Not much has happened in the orchid world since our last report.
The cold mornings we have been experiencing, when we have had difficulty getting started, have had a similar effect on our ground orchids. Many that were in bud last month have not really developed noticeably.
There have been three nice colonies of Veined Helmet Orchids Corybas diemenicus, but unfortunately the fuel reduction burn on Cecil Track, which was very severe in the leaf litter near the base of some of the eucalypts, has meant that our largest colony has not appeared to this stage. Orchid growers tell me that the tubers are quite deep for this particular species, so perhaps next year they will recover. Very few flowers of the Small Helmet Orchid C. unguiculatus have opened, although there still seem to be some tiny buds at the base of some of the leaves. The Slaty Helmet Orchid C. incurvus has just started showing tiny leaves.
Even the very common Nodding Greenhood Pterostylis nutans is being slow in producing the colonies of flowers we look forward to observing at this time each year. There are some good colonies, but there are huge numbers of rosettes and limited flowers.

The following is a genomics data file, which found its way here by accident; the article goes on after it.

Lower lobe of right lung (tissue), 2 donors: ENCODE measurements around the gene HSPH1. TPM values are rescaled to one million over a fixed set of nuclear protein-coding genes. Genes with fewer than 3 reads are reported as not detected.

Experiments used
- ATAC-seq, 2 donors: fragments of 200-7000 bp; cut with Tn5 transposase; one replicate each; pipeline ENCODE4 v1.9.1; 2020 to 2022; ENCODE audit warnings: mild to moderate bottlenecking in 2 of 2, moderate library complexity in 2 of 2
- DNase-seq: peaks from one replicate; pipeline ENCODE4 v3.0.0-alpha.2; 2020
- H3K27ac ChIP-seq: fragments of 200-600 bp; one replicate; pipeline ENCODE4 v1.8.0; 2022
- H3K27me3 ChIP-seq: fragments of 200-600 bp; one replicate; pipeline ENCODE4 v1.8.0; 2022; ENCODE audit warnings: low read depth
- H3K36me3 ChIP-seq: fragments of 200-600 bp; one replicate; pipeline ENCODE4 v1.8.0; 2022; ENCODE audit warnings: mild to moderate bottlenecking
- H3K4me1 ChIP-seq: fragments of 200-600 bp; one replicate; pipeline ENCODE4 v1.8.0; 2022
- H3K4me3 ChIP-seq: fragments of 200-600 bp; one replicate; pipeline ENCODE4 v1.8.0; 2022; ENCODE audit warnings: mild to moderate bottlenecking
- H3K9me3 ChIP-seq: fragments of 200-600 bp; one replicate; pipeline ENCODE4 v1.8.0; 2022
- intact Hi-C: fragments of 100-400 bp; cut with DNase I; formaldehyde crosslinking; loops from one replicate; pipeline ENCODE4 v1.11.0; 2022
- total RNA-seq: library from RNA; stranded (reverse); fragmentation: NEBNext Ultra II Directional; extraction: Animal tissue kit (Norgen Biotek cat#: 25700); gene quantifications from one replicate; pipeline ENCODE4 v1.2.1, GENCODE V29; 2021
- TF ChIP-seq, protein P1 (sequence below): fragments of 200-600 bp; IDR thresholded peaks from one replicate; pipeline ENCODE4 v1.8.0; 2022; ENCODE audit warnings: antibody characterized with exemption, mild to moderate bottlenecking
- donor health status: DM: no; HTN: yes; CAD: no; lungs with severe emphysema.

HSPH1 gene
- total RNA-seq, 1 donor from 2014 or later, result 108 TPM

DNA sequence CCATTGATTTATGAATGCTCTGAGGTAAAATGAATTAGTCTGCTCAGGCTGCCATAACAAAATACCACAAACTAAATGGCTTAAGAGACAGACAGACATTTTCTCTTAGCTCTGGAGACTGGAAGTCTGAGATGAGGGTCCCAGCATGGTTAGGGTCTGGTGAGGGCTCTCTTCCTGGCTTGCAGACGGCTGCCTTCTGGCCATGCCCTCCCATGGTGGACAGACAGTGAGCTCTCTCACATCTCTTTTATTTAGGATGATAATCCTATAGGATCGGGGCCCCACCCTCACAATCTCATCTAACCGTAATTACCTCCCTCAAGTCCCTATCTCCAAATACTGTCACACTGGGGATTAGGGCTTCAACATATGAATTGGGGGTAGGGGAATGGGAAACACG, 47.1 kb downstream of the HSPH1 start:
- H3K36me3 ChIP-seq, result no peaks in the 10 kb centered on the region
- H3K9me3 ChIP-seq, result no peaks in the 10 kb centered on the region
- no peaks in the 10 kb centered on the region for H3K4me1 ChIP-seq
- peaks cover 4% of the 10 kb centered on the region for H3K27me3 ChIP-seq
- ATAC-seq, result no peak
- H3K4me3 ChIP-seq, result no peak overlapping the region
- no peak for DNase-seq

Trim Greenhoods Pterostylis concinna are flowering well, but the Tall Greenhood P. melagramma is still only in bud. There seem to be more specimens than usual, so hopefully they will open in the next few weeks. There are large numbers of non-flowering plants producing rosettes.
Both species of Cyrtostylis, Gnat Orchid Cyrtostylis reniformis and Robust Gnat Orchid C. robusta are also in bud, while a few Mosquito Orchids Acianthus pusillus are still flowering. Not many flowers of this species appeared this year,
The Banded Greenhood P. sanguinea has continued to impress with its nodding reddish-brown flowers.
Although most of the stems have been short this year, and many have had just single flowers, they have appeared in good numbers throughout the district. They seem to flower for a longer period than many of our other orchids. It is not an easy orchid to photograph as the large hood, to 15 mm, covers the oblong labellum, which has hairy margins. The lateral sepals are the feature, forming almost a circle below the hood. The flowering plant has leaves up the stem, while the non-flowering plant forms a rosette.
We are looking forward to some warmer weather, so that, with the good rains we had in early winter, the tubers of our spring orchids will be encouraged to start germinating. Already leaves of Sun Orchids and Spider Orchids are appearing, so here’s hoping!
Photos and descriptions of all the orchids that grow in the Anglesea district are documented in Orchids of the Anglesea District available from ANGAIR.
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